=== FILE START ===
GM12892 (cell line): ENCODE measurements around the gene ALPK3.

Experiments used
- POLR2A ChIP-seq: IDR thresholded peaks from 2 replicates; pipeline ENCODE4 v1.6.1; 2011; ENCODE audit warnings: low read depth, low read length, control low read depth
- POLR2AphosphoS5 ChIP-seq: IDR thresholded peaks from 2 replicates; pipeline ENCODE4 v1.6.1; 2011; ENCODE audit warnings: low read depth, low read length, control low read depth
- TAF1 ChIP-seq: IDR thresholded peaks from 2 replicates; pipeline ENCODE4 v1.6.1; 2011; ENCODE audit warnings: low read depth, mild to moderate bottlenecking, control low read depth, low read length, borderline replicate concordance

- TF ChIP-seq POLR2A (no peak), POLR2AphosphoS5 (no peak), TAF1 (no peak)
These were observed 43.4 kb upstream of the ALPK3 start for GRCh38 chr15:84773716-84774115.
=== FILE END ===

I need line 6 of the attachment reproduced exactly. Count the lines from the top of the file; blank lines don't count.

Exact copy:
- TF ChIP-seq POLR2A (no peak), POLR2AphosphoS5 (no peak), TAF1 (no peak)